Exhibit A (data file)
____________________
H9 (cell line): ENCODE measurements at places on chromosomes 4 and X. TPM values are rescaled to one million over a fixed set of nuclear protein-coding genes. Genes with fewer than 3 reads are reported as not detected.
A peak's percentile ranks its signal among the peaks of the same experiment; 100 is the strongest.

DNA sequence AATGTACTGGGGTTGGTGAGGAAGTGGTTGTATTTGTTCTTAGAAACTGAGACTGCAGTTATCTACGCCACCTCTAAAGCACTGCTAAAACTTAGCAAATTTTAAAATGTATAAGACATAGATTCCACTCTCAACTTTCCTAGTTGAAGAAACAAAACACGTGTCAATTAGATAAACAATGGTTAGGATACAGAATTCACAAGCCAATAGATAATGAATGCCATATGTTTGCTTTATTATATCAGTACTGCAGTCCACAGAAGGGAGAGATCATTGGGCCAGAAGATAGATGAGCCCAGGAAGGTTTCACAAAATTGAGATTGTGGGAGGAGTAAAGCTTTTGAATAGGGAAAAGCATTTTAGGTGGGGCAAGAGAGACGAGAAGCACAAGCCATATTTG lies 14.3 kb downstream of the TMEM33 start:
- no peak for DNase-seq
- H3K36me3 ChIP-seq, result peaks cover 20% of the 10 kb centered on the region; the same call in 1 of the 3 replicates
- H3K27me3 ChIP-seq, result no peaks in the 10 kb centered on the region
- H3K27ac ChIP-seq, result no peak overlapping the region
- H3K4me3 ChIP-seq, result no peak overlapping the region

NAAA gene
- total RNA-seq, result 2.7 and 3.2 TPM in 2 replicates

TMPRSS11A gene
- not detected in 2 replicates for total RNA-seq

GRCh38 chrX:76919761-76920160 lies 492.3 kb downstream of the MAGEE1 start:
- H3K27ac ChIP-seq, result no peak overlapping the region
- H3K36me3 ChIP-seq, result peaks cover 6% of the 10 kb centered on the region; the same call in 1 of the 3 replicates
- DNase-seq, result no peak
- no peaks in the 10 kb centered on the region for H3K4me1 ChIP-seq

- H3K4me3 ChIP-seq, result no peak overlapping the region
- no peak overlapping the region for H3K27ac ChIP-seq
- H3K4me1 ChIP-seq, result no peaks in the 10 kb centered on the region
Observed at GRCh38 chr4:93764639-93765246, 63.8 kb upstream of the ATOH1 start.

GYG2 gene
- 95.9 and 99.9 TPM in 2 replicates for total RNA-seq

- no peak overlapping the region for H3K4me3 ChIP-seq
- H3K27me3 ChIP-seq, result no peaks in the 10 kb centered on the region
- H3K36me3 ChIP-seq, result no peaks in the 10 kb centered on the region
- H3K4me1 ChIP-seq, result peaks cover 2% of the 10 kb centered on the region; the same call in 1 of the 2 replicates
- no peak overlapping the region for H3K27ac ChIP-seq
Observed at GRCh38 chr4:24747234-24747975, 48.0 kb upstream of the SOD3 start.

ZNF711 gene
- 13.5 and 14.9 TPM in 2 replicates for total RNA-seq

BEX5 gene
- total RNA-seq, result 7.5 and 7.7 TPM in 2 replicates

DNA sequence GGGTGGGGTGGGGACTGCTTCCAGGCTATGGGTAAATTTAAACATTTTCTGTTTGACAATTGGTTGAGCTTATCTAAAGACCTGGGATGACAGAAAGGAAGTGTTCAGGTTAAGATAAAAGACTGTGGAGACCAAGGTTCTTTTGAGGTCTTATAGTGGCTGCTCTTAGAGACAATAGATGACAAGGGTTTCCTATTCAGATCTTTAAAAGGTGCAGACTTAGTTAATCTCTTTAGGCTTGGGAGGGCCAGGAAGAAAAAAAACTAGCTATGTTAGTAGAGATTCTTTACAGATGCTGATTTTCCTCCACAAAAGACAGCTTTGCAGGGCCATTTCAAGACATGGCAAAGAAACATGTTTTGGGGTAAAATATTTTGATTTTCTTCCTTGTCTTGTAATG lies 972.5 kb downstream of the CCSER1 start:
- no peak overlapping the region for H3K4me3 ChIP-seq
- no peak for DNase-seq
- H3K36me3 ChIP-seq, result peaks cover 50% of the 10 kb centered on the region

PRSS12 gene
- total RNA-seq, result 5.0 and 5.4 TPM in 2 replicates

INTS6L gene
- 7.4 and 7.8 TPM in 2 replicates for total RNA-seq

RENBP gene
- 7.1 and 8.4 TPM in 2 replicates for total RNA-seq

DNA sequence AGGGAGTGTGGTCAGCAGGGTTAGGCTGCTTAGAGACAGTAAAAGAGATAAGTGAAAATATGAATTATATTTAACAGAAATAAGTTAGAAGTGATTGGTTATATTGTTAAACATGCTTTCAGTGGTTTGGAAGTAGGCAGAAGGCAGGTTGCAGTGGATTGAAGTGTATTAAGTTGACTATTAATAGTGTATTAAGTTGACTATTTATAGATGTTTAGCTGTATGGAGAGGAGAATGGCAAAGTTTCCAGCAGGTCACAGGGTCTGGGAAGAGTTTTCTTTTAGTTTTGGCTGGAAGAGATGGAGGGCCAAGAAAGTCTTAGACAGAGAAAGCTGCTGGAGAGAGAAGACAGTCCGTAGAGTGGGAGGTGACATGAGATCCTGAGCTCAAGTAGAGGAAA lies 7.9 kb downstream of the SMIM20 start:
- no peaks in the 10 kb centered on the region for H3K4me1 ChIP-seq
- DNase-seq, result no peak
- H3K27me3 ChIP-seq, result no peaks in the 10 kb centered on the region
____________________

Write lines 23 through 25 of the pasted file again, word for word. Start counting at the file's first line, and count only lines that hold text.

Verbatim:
- 95.9 and 99.9 TPM in 2 replicates for total RNA-seq

- no peak overlapping the region for H3K4me3 ChIP-seq
- H3K27me3 ChIP-seq, result no peaks in the 10 kb centered on the region